At Bach School on a recent Saturday, a teacher reads a Spanish-language picture book on grocery shopping to a group of five-year-olds. When she asks where their parents buy food, the kids shout “Meijer’s!” and “Trader Joe’s!”

“Muy bien,” the teacher replies.

This is “En Nuestra Lengua,” a free Spanish-language program for bilingual children. Its name translates as “In Our Language,” but many simply call it the “Spanish School.” Founded two years ago as a playgroup for children from Spanish-speaking families, it quickly morphed into an academic program with almost a hundred students from ages three to eleven.

Teresa Satterfield, who teaches Spanish at the U-M, started the school with her husband, Jose Benki, at the university’s Survey Research Center. They were raising their two young sons to be bilingual by speaking and reading Spanish at home, but wanted a place where their boys could use the language with other children.

The space at Bach is donated, and the couple and other parents volunteer their time; grants cover the cost of professional teachers and supplies. Though some parents have offered to pay tuition, says Satterfield, they’ve kept the classes free because they want “no kind of division” between those who can and can’t afford it. The students’ parents include doctors, professors, and day workers, and represent a dozen countries. They share a desire for their children to master written as well as spoken Spanish and to be proud of their Latino heritage.

In Ann Arbor and throughout the country, Hispanic kids’ test scores in reading and math lag behind the scores of many of their peers. Satterfield says that programs like En Nuestra Lengua can help, because studies show that children who can read and write the language they hear at home also do better in the language they speak at school.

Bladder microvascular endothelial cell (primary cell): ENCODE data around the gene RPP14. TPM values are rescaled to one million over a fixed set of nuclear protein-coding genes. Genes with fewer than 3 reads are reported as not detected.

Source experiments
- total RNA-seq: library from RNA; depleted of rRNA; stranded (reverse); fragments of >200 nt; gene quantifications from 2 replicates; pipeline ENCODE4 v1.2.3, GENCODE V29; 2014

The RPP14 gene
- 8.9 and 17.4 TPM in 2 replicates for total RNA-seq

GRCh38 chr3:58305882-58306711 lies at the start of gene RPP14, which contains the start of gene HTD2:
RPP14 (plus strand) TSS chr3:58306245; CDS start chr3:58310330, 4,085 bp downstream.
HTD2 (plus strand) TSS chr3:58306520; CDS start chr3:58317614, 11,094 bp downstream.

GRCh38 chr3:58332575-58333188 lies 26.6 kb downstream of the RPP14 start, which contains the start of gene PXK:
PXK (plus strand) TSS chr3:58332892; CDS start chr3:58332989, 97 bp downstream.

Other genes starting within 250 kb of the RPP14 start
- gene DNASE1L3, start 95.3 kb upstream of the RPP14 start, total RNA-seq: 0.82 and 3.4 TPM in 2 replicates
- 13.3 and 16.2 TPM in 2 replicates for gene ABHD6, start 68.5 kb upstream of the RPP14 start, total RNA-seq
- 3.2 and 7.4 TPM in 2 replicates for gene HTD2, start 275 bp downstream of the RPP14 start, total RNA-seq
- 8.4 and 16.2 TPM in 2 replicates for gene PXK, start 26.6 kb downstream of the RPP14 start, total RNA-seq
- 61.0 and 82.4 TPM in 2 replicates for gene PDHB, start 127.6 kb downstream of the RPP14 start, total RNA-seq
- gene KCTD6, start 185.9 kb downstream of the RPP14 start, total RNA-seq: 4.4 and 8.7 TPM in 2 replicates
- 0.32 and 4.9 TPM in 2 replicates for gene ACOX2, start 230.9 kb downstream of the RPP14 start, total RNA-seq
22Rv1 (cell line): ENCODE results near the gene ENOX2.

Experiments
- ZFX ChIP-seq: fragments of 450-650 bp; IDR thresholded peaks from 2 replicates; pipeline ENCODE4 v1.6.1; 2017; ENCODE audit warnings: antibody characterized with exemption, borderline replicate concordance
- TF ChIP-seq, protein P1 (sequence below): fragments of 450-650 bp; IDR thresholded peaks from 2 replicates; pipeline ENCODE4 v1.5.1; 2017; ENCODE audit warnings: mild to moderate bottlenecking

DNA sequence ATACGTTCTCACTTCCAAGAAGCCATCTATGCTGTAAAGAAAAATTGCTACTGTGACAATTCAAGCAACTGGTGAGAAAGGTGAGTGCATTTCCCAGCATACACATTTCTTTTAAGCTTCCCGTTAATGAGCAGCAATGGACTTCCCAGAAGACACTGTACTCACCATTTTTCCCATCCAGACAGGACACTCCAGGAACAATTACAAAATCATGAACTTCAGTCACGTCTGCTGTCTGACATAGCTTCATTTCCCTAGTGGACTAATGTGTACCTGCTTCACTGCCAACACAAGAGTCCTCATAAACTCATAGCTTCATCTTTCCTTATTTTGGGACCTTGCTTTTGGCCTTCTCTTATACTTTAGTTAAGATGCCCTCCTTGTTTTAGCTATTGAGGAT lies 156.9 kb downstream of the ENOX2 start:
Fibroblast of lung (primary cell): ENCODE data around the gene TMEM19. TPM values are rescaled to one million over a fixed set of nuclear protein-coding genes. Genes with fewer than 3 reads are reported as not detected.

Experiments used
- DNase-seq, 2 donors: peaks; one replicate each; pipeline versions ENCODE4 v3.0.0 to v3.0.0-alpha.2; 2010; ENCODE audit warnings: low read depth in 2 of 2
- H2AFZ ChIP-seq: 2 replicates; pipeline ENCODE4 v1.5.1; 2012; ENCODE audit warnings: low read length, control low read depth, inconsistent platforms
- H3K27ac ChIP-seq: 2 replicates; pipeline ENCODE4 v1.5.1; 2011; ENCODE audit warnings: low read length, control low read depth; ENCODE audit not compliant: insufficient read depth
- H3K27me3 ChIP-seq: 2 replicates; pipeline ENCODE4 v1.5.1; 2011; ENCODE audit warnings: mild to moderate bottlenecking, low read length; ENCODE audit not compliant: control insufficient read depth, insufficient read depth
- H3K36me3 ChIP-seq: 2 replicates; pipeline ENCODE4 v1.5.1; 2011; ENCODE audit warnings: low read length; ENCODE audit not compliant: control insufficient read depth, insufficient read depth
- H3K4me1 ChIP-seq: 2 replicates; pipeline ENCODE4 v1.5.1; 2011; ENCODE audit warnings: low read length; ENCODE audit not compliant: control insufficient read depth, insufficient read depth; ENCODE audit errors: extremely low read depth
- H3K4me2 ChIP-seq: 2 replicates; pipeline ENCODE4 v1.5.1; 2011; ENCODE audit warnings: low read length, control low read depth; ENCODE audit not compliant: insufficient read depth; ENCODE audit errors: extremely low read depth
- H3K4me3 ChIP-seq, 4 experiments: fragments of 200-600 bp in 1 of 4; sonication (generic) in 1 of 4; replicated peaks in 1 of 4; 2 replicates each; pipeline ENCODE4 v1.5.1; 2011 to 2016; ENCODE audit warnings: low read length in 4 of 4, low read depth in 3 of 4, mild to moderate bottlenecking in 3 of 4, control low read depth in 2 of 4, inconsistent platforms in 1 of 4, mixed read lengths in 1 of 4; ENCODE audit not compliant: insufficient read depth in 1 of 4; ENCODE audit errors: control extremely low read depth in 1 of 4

Satterfield coordinates much of the curriculum and writes grant applications, while Benki crunches the numbers to evaluate its success. To their excitement, they’ve documented solid gains through twice-a-year formal testing and weekly tracking of the children’s homework completion and attendance. “Kindergartners, most dramatically, saw improvement,” Satterfield emails, “going from well below the national median in the fall of 2010 to within one standard deviation of it in the spring [of 2011].” Teachers in the kids’ home schools also have noticed the improvement, one writing, “In all my years of ESL work, this is the first time that my Hispanic students have discussed going to college.”

“I think that what gives kids satisfaction is knowing they are learning skills in the language they are oftentimes more comfortable with at home,” says Bach principal Shelley Bruder. Parents who don’t speak English are especially eager volunteers; in “Spanish School,” they feel comfortable helping with their children’s homework.

The school’s biggest problem now is that it can’t accommodate everyone who wants to take part. Satterfield says they’re hoping other schools besides Bach will offer space. “We have everything in place” to expand, she says. “We are just waiting to see if more funding comes through.”

This article has been edited since it appeared in the June 2012 Ann Arbor Observer. An error in describing the program’s grant-writer.